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The Titan WebAPI

Starting with Titan v10.0 the Titan WebAPI was introduced:

It is now possible to remotely control console functions via HTML
providing a way to create custom interfaces with specific layouts and capabilities.
[Titan v10 Release Notes]

Very essentially it is implemented so that you can trigger some actions, set some values or get some data by calling commands from your browser, e.g. http://[ip]:4430/titan/script/Playbacks/FirePlaybackAtLevel?userNumber=1&level=1&bool=false: the WebAPI is a special webserver running on port 4430. It is available on Titan consoles (not on Titan One and T1) since Titan v10 (T2: from v12.1)

This wiki is an attempt to give an overview, list and explain working examples, and show the most common use cases.


While the concept is very interesting for some use cases - you can implement your own user interface; you can access functions which cannot be made available in other ways, etc. - there are some strong limitations:

  • the web API runs headless, with its own programmer and UI. Unfortunately this UI cannot be accessed at all. That's why any functions which work with the programmer cannot be used in a meaningful way (hopefully this will change in a future version). As a result there are only few commands/functions which are useful at all.
  • there are browser-related difficulties: modern browsers prevent techniquies which load a website from one server and then request data from another site. Hence, many examples work only if at first the page is stored locally and then opened locally. Alternatively you can tweak your browser's security settings (XSS prevention, same origin policy, cors) - but this may invoke other problems and may change with future versions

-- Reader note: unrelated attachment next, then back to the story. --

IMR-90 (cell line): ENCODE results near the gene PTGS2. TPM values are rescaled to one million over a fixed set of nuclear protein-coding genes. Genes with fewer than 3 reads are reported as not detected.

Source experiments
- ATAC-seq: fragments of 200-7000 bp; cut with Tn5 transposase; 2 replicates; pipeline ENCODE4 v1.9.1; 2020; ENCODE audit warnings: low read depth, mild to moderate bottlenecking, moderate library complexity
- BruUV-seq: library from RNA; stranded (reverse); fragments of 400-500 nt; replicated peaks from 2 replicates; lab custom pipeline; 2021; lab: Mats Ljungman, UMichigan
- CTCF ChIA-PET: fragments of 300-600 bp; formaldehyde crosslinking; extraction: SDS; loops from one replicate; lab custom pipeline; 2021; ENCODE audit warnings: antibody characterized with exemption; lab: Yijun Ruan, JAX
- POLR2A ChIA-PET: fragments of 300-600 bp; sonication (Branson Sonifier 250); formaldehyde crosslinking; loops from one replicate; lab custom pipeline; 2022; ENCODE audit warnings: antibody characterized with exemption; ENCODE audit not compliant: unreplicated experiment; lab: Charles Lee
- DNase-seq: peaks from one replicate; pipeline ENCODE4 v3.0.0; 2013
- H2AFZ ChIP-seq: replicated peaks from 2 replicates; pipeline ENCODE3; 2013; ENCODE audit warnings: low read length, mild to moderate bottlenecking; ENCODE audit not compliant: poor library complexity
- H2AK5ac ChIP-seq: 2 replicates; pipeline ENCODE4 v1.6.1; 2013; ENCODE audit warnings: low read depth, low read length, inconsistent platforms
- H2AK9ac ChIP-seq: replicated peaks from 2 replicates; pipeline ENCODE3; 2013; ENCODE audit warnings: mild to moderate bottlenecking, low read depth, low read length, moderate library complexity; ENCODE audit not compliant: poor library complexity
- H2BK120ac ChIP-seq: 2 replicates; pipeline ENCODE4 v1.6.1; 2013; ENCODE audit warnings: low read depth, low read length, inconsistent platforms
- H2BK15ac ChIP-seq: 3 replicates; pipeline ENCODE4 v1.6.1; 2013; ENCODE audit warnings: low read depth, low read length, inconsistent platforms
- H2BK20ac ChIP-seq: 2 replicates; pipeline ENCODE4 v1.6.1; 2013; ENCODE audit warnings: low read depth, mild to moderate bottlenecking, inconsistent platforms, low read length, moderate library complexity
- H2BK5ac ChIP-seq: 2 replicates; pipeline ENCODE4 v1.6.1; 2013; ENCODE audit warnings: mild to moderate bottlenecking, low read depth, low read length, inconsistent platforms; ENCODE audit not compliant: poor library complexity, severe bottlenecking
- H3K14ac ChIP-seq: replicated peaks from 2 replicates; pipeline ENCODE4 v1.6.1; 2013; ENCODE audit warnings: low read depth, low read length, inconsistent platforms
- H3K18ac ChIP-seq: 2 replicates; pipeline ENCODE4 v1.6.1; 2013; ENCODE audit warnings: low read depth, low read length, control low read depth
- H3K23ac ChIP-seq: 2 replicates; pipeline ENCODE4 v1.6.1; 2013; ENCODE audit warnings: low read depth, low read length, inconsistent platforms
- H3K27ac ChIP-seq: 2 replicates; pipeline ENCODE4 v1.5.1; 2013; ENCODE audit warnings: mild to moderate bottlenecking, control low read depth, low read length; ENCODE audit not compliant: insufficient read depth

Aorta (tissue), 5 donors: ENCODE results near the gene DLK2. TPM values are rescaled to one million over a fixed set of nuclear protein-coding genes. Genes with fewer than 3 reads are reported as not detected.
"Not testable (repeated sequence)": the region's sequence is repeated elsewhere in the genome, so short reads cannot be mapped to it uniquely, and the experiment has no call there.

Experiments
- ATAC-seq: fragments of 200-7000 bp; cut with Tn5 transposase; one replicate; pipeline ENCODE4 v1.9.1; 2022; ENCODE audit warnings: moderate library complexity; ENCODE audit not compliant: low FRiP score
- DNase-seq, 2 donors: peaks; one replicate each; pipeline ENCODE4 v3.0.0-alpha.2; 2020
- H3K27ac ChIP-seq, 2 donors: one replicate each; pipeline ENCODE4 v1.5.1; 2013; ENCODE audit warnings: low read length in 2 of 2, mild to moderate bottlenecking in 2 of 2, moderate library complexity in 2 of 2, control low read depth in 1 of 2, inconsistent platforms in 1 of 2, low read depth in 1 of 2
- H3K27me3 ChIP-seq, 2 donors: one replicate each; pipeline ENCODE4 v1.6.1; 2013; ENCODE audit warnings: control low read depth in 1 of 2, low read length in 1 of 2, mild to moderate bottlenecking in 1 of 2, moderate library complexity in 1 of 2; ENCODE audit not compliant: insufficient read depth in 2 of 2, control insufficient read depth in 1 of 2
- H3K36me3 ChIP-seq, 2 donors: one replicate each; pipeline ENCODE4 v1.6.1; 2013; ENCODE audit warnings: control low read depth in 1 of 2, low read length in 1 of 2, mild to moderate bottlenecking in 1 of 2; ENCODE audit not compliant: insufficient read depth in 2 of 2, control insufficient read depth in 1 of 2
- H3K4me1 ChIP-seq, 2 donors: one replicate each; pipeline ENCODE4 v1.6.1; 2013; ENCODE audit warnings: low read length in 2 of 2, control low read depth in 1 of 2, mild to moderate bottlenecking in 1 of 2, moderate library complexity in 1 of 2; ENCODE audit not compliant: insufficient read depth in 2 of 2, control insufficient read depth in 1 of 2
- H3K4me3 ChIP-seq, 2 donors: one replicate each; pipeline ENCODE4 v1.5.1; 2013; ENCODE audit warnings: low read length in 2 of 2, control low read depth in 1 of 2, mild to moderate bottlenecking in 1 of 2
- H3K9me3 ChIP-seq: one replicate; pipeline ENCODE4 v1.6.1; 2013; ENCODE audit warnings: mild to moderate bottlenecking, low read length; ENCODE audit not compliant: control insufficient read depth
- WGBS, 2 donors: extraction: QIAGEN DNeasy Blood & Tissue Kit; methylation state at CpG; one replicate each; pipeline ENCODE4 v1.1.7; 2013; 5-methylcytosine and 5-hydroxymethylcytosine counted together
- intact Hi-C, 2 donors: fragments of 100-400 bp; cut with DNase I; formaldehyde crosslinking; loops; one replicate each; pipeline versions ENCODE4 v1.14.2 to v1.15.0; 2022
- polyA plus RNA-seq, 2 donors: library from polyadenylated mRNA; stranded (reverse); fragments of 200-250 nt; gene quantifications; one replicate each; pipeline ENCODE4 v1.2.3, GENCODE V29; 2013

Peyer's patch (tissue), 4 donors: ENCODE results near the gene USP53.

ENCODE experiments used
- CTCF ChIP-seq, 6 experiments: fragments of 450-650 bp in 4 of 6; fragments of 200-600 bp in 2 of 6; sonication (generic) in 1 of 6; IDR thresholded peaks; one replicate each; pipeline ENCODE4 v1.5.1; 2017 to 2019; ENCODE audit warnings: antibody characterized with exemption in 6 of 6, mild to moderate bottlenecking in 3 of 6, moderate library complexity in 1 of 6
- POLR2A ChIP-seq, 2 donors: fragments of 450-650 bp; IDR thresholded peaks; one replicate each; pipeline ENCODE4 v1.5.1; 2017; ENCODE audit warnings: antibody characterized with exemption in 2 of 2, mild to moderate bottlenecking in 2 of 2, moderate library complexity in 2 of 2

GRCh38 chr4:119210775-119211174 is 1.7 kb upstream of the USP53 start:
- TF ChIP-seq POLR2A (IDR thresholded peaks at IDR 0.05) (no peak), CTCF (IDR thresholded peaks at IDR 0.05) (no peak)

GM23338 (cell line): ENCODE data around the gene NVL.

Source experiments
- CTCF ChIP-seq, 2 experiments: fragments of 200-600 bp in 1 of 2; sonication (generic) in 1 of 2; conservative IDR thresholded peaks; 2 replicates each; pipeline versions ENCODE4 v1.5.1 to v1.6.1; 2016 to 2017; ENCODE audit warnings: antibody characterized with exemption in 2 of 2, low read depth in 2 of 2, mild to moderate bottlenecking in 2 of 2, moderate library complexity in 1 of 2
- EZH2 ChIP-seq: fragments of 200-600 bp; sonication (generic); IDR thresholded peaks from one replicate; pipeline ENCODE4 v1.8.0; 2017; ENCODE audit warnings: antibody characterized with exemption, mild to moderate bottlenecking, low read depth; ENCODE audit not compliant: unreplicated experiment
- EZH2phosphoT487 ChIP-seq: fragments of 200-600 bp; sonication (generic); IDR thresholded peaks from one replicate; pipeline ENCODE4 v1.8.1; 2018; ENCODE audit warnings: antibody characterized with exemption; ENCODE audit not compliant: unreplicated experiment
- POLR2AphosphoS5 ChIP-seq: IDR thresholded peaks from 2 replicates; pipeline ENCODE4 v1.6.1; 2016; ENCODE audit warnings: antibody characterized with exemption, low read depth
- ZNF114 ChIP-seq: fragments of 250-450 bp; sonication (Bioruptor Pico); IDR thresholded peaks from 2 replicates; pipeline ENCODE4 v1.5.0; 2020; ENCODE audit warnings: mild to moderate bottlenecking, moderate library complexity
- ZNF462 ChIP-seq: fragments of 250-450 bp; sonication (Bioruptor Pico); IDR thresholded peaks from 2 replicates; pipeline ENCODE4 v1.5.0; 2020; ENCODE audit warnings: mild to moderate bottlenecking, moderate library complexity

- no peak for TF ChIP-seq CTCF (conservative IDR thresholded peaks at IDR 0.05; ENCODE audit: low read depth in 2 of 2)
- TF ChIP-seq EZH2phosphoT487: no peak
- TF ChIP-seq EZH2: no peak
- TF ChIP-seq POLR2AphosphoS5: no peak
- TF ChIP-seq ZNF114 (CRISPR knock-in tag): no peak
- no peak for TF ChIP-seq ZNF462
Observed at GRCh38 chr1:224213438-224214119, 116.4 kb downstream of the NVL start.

• when attempting to call Titan on the same computer (e.g. when using the PC suite) you may need an active network in order to let the computer talk with itself
  • while in theory you can simply request commands via your browser's address bar it is way better to use JavaScript functions in particular as these do not reload your page each time you hit Enter. However, using JavaScript almost directly leads to the use of some JS frameworks which adds another layer of complexity: if you are familiar with a particular framework then it is absolutely fine - but if not then it is hard do find the actual API command and adapt it to your very own implementation
  • some request sequences need to be executed in a given order. This may require using synchronous instead of asynchronous requests - a technique deemed as deprecated by browser manufacturers.
webapi/start.txt · Last modified: 2020/04/19 15:15 by icke_siegen